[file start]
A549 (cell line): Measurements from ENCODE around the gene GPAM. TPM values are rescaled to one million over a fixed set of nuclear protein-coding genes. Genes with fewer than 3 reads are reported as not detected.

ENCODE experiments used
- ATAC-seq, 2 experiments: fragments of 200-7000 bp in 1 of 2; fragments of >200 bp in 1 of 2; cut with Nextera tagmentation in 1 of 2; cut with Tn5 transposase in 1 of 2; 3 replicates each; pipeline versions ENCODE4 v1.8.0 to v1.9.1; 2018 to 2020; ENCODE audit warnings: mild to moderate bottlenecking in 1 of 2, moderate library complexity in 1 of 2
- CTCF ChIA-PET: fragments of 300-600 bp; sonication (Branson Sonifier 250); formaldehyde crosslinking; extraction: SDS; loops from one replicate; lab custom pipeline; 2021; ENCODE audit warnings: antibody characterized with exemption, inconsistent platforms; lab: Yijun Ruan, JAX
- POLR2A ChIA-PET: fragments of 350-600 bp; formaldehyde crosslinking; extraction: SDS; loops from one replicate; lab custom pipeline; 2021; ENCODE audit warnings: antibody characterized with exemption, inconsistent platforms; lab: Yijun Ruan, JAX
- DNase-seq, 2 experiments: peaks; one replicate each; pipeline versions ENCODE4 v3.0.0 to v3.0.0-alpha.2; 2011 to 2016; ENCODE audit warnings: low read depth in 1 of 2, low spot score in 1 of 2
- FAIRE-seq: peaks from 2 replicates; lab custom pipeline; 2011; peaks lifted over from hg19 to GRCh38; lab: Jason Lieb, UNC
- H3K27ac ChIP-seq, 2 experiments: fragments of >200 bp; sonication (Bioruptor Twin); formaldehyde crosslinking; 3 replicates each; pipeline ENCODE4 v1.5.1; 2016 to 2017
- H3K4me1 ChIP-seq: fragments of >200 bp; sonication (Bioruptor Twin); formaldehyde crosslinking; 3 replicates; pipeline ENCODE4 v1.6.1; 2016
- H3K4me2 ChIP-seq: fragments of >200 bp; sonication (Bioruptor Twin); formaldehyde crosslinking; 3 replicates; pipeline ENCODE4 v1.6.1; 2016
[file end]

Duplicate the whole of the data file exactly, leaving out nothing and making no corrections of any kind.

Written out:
A549 (cell line): Measurements from ENCODE around the gene GPAM. TPM values are rescaled to one million over a fixed set of nuclear protein-coding genes. Genes with fewer than 3 reads are reported as not detected.

ENCODE experiments used
- ATAC-seq, 2 experiments: fragments of 200-7000 bp in 1 of 2; fragments of >200 bp in 1 of 2; cut with Nextera tagmentation in 1 of 2; cut with Tn5 transposase in 1 of 2; 3 replicates each; pipeline versions ENCODE4 v1.8.0 to v1.9.1; 2018 to 2020; ENCODE audit warnings: mild to moderate bottlenecking in 1 of 2, moderate library complexity in 1 of 2
- CTCF ChIA-PET: fragments of 300-600 bp; sonication (Branson Sonifier 250); formaldehyde crosslinking; extraction: SDS; loops from one replicate; lab custom pipeline; 2021; ENCODE audit warnings: antibody characterized with exemption, inconsistent platforms; lab: Yijun Ruan, JAX
- POLR2A ChIA-PET: fragments of 350-600 bp; formaldehyde crosslinking; extraction: SDS; loops from one replicate; lab custom pipeline; 2021; ENCODE audit warnings: antibody characterized with exemption, inconsistent platforms; lab: Yijun Ruan, JAX
- DNase-seq, 2 experiments: peaks; one replicate each; pipeline versions ENCODE4 v3.0.0 to v3.0.0-alpha.2; 2011 to 2016; ENCODE audit warnings: low read depth in 1 of 2, low spot score in 1 of 2
- FAIRE-seq: peaks from 2 replicates; lab custom pipeline; 2011; peaks lifted over from hg19 to GRCh38; lab: Jason Lieb, UNC
- H3K27ac ChIP-seq, 2 experiments: fragments of >200 bp; sonication (Bioruptor Twin); formaldehyde crosslinking; 3 replicates each; pipeline ENCODE4 v1.5.1; 2016 to 2017
- H3K4me1 ChIP-seq: fragments of >200 bp; sonication (Bioruptor Twin); formaldehyde crosslinking; 3 replicates; pipeline ENCODE4 v1.6.1; 2016
- H3K4me2 ChIP-seq: fragments of >200 bp; sonication (Bioruptor Twin); formaldehyde crosslinking; 3 replicates; pipeline ENCODE4 v1.6.1; 2016